Civil unions for all best answer to thorny problem

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Conservatives shouldn't need a new "meta-analysis" of 2012 exit polling on gay marriage to know they're losing -- for now -- this cultural debate. The exit polls themselves should have been a wake-up call enough.

But judging from the content of magazines, books and blogs in the months since the election, conservatives are doubling down. They continue to argue -- reasonably -- for the historical and cultural importance of heterosexual marriage while ignoring an eminent danger that their strategy and a second Obama term make much more likely: the precipitous erosion of religious liberty.

Since conservatives aren't likely to find a "poster child" for their cause as appealing as Angelina Jolie or Barack Obama, they should embrace a more appealing approach -- civil unions for all. It's an approach that assures equal legal status, regardless of sexual orientation, while preserving our constitutional right to different opinions on the religious meaning of marriage -- a right that's already being seriously curtailed.

Exit polls from the 2012 presidential election showed a continued rapid shift toward acceptance of gay marriage, particularly in "red" states, with the highest opposition amassed in the South.

Bipartisan pollsters working for Freedom to Marry, a same-sex marriage advocacy group, released Thursday a deeper exit poll analysis that shows opposition to gay marriage concentrated in two slices of the electorate -- older voters and white, evangelical Protestants.

The opposition of white evangelicals could have been quickly and fairly extrapolated from exit polls the day after the election, since evangelicals are most numerous in the South. But funding new analyses and new polls leads to news releases, which the national media dutifully report.

And the headline on Saturday's meta-analysis story in my local paper -- "Gay-union opposition becoming increasingly isolated, pollsters say" -- let slip the purpose of the advocates' polling: to make gay-marriage opponents feel isolated. To let the reluctant know they should get on the winning side.

Public opinion is highly changeable. In 2011, before President Barack Obama "evolved" on gay marriage -- that is, resumed his pre-2008 support for it -- only 33 percent of blacks supported gay marriage, but by October 2012, Pew pollsters found the number had grown to 44 percent. Washington Post-ABC News polls were even more dramatic: Within two weeks of the president's announcement, support among blacks jumped to 59 percent.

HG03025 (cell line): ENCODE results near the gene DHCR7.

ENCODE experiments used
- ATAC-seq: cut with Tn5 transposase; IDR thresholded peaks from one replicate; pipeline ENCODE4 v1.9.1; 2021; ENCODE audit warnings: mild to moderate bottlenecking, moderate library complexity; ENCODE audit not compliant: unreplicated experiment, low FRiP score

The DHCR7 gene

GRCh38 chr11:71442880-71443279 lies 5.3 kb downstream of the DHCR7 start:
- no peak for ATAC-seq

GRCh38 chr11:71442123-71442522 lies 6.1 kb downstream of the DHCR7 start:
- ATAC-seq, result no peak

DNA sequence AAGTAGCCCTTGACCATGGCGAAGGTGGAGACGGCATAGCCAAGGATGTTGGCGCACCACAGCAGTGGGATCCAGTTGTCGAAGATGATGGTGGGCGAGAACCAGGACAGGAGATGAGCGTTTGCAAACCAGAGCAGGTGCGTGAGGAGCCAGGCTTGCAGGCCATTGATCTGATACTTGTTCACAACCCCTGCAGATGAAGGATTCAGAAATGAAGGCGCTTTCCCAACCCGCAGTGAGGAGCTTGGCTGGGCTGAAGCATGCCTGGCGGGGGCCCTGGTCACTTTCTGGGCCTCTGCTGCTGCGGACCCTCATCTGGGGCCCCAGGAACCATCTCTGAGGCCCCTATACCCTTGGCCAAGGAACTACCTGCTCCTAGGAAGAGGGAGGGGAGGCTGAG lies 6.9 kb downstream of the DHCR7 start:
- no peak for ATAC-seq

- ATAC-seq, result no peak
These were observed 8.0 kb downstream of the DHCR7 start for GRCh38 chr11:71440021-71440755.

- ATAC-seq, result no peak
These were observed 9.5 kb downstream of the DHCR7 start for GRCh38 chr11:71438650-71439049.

But would the higher support among, say, America's Catholics or religious African-Americans remain strong if they were aware of the mushrooming persecution of gay marriage opponents?

Wedding photographers and cake-makers, for instance, who are also religious conservatives are being sued by gay couples and/or fined by human rights commissions for declining to take part in gay weddings: So if they participate in the free market, they are not allowed free exercise of religion?

Faith-based organizations can no longer have government contracts to provide homeless services or handle adoptions because they cannot agree that gay unions are "marriages" -- sacraments of the church. The loss of the churches' offering-subsidized services has cost taxpayers millions of dollars in cities such as Boston and Washington, D.C.

But we the people can choose to assert the wall of separation. We can authorize the state to regulate only civil unions and leave "marriage" to the already very diverse interpretations of the sacred realm.

The rationale is quite simple and straightforward. For millennia, long before "the state" existed, marriage belonged to the sacred realm. And for a huge majority of us, it still does -- even for those who believe their God approves of gay marriage.

The issue has already made its way to the U.S. Supreme Court, which is hearing a pair of cases from California and New York.

A conservative/libertarian decision would be -- at this point in our cultural evolution -- a decision that refuses to take sides on an inherently religious subject. The court could show it has learned something from the cultural convulsions it caused with Roe v. Wade and leave the gay marriage issue to be decided state by state. And/or it could deem civil unions for all the only religiously neutral option available.

It would work. The Roman Catholic Church has long accommodated "domestic partnerships" -- anything, really, that's not called "marriage." Wedding photographers and caterers can spell out their religious restrictions in the fine print, lose or gain business accordingly and practice their faith free of government persecution.

I deeply desire this separation of the civil and the sacred. I already respect the unions of my gay friends, but I believe that both their unions and mine, and their religions and mine, deserve the orderly protections of the law. Nothing more, and nothing less.


Ruth Ann Dailey:


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